Colorado's GOP nominee for U.S. Senate, Ken Buck, appears to be backing away from pro-life positions he took during the primary campaign.
According to the Denver Post
No longer would Buck introduce a constitutional amendment to ban abortion -- though he says he would still support one -- and he now says he would be willing to vote to confirm even pro-choice judicial nominees.
Earlier this year, Buck answered another survey saying he would never confirm "pro-abortion" candidates for any government job, including judgeships. But last week, he drew a distinction between pro-choice and pro-abortion candidates, saying he would have no "litmus test" preventing pro-choice candidates from Senate confirmation.
"When I look at that word, pro-abortion, to me that doesn't mean pro-choice, that means someone who is an activist, someone trying to find ways to promote abortions," he said.
Buck's reversal sounds absurd to me. Every conservative I know considers "pro-abortion" to be the same as "pro-choice." It's all about framing the issue (Pro-choicers, likewise, often label pro-lifers "anti-choice.") More likely, Buck's evolving position has to do with politics. Winning a GOP primary required one position, but now that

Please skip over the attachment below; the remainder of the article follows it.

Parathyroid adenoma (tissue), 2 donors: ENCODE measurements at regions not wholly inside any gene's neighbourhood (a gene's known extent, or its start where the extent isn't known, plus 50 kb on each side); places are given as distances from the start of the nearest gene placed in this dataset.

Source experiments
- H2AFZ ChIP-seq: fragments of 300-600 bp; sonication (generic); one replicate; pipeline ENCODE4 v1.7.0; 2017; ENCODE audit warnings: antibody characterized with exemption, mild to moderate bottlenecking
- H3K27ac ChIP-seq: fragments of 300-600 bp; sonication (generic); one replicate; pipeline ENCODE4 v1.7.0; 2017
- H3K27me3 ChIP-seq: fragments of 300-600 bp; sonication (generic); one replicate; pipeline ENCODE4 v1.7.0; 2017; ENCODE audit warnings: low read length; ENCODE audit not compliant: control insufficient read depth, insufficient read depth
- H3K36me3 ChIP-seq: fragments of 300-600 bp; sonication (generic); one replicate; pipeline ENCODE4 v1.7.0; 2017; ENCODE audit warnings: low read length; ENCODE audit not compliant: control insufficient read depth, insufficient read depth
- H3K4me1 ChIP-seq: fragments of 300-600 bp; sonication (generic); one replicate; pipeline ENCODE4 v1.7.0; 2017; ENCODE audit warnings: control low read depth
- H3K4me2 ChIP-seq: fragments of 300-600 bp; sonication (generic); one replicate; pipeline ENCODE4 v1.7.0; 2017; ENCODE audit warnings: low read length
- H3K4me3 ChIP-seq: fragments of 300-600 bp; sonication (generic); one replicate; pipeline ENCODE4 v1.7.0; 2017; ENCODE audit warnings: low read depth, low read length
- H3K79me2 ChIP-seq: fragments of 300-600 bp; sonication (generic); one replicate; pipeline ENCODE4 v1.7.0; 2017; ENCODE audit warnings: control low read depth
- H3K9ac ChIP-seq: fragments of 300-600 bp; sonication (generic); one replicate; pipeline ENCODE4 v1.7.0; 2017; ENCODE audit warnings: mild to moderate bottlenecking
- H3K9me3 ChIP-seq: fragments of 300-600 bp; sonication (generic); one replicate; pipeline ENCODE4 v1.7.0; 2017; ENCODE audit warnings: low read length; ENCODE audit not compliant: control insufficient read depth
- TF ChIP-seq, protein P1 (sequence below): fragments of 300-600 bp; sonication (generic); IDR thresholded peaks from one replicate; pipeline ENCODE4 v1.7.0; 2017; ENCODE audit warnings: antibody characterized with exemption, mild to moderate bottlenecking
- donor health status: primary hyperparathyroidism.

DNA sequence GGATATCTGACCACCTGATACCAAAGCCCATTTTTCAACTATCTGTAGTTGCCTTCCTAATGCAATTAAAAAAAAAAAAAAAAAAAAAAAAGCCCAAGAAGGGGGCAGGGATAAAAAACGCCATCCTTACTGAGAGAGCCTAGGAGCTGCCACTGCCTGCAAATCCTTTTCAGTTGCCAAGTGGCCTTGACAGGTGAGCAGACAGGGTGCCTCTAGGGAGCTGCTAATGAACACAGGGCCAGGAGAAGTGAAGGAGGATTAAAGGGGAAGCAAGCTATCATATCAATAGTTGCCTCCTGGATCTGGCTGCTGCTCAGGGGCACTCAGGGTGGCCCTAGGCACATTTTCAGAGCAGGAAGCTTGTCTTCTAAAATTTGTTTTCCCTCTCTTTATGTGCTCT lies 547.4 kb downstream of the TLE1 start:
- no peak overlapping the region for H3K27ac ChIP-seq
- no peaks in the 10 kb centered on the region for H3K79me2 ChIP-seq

incumbent Sen. Michael Bennet is attacking him
for his socially conservative stances, he is, um, revising
During the primary, Buck -- who was backed by Sen. Jim DeMint
(R-S.C.) -- handily defeated former Lt. Gov. Jane Norton. Though Norton was a consummate establishment insider,
she was also a proven social conservative who helped de-fund Planned Parenthood
in Colorado. Clearly, when given the choice, conservatives this year were more interested in electing outsiders than in electing proven social conservatives.
But there is a bigger story here. While the Tea Party is largely a positive force for conservatives -- including social conservatives -- Buck's victory over Norton underscores a trend whereby social conservatives (who dominated politics on the right in the 1990s) are taking a back seat to fiscal conservatives.
Buck's win over Norton may be one more example to suggest that the culture wars, at least as we have known them, are over.